LL4S5      Half Unit
Regulation of Digital Creativity and Investment

This information is for the 2023/24 session.

Teacher responsible

Dr Martin Husovec


This course is available on the LLM (extended part-time), LLM (full-time) and University of Pennsylvania Law School LLM Visiting Students. This course is available with permission as an outside option to students on other programmes where regulations permit.


This course has a limited number of places and demand is typically high. This may mean that you’re not able to get a place on this course.

Course content

The course examines how law and other regulatory systems incentivise creativity and investment in the digital space and with what consequences. Legislatures around the world constantly face the question of what intangible assets to protect and how to support social progress. The general intuition is that protecting from imitation is necessary to incentivise creativity and investment that are in everyone’s interest. Several recent examples include potential protection of data, AI-generated creations, computer programs, and digital news.

The course provides a broad view of how legal incentives, social norms, technical architecture, and markets shape the legal design of new forms of protection of intangible assets. It draws on a number of recent policy developments in Europe and around the world to study when and by what means legislators decide to protect new digital assets from imitation and appropriation. It explores how legislators, regulators and industries interact in their attempts to develop a coherent and flexible body of law and regulatory practice.

At the end of the course, students should be able to:

• critically evaluate ongoing developments in law relating to IPRs and the digital environment;

• display an understanding of how these developments relate to one another;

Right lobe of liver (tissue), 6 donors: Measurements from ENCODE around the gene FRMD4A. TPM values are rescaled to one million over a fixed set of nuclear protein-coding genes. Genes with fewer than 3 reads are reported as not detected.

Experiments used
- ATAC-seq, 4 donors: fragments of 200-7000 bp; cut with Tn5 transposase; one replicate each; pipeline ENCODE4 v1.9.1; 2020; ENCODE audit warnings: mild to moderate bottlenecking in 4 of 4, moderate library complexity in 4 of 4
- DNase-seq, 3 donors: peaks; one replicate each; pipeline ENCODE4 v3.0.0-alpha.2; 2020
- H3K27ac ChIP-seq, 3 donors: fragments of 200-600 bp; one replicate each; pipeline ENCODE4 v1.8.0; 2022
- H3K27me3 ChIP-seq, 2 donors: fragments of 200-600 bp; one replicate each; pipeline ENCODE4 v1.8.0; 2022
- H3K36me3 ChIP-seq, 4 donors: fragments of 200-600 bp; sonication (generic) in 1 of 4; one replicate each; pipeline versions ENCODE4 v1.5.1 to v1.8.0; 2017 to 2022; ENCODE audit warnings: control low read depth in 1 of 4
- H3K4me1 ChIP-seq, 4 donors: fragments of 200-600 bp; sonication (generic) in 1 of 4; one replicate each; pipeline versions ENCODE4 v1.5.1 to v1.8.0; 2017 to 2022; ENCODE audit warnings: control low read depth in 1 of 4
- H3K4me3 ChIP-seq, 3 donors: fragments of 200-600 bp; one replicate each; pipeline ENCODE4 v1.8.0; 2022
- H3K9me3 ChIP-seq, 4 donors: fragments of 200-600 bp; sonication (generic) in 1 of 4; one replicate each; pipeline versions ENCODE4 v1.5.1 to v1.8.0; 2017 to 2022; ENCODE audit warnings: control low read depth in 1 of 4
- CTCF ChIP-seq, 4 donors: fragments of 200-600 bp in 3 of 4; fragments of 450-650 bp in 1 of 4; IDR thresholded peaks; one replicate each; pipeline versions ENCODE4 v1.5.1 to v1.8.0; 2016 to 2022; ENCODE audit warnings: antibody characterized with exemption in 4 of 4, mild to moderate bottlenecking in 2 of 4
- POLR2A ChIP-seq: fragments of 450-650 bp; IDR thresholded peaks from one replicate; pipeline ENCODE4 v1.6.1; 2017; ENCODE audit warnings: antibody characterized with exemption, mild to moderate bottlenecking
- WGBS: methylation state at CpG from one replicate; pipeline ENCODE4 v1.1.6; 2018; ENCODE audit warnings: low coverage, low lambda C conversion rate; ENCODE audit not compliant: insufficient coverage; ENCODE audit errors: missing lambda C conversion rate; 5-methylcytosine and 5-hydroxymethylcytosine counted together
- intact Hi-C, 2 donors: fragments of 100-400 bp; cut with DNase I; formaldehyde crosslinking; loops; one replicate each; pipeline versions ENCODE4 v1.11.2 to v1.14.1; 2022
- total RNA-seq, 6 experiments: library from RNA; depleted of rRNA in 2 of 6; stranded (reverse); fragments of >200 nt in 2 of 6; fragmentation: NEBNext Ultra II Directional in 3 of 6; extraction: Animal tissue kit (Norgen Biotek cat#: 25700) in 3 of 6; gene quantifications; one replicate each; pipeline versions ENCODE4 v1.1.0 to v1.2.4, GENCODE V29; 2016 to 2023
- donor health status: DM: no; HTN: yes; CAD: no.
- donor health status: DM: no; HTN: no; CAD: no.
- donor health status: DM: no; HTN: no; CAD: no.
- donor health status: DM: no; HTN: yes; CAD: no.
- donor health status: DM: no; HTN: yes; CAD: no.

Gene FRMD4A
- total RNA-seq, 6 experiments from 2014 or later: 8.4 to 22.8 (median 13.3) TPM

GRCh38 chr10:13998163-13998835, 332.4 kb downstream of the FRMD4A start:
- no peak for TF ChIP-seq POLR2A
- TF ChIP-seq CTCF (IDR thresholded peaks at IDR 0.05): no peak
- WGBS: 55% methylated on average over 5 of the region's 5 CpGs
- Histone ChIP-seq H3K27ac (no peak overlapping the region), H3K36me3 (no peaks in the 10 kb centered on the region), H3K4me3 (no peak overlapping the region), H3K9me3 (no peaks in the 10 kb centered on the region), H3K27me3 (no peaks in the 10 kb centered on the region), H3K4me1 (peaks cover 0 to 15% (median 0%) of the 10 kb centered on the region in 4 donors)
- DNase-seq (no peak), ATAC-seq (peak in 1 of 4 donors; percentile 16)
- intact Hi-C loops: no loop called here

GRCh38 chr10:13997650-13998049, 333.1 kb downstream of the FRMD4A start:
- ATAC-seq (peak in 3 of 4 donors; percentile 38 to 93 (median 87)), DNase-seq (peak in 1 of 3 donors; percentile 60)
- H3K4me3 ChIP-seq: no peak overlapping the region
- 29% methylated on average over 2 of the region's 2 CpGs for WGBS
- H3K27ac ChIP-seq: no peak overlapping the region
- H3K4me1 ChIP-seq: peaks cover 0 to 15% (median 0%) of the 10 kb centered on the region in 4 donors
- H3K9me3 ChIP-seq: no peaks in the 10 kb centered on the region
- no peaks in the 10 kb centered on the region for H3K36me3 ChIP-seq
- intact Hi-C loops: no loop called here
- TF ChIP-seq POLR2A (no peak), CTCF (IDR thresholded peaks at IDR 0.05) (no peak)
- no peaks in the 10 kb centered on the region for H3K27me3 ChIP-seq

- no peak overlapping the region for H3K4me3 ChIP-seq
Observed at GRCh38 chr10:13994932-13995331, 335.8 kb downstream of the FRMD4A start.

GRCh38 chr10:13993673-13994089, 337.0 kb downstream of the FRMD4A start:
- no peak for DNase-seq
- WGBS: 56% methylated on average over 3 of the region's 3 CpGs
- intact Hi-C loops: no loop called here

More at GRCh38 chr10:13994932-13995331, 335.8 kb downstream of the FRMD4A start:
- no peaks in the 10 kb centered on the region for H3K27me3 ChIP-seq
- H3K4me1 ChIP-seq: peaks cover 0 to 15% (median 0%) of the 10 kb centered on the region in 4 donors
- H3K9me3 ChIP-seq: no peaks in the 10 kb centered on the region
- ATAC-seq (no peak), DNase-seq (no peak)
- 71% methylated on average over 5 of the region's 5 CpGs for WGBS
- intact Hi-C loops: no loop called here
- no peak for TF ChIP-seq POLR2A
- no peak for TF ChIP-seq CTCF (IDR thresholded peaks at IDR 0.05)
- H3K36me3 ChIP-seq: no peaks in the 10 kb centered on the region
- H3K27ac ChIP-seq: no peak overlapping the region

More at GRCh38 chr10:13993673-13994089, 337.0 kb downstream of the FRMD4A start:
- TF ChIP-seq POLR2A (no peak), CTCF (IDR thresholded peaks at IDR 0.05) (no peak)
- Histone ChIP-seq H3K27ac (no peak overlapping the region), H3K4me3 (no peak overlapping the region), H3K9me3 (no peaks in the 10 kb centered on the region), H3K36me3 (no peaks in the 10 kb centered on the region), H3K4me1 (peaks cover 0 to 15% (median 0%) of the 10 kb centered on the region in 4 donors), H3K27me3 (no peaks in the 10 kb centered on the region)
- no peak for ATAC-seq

• examine areas of doctrinal, academic and political debate surrounding rules and theories;

• evaluate those rules and theories in terms of internal coherence and practical outcomes;

• draw on the analysis and evaluation contained in primary and secondary sources.


This course will have two hours of teaching content each week in Winter Term and an additional two hours of teaching in the Spring Term. There will be a Reading Week in Week 6 of Winter Term.

Formative coursework

All students are expected to contribute to a series of class exercises, and to submit to one one-hour mock exam.

Indicative reading

Academic papers by scholars of law, economics, and other social sciences, such as Alexrod, Coase, Husovec, Hugenhotlz, Lemley, Mazzucato, Moser, and many others

Justin Pila and Paul Torremans, European Intellectual Property Law (OUP 2019)

Murray: Information Technology Law: The Law and Society 4ed (OUP, 2019)


Exam (100%, duration: 2 hours, reading time: 15 minutes) in the spring exam period.

Key facts

Department: Law School

Total students 2022/23: 29

Average class size 2022/23: 30

Controlled access 2022/23: Yes

Value: Half Unit

Guidelines for interpreting course guide information

Course selection videos

Some departments have produced short videos to introduce their courses. Please refer to the course selection videos index page for further information.

Personal development skills

  • Communication
  • Specialist skills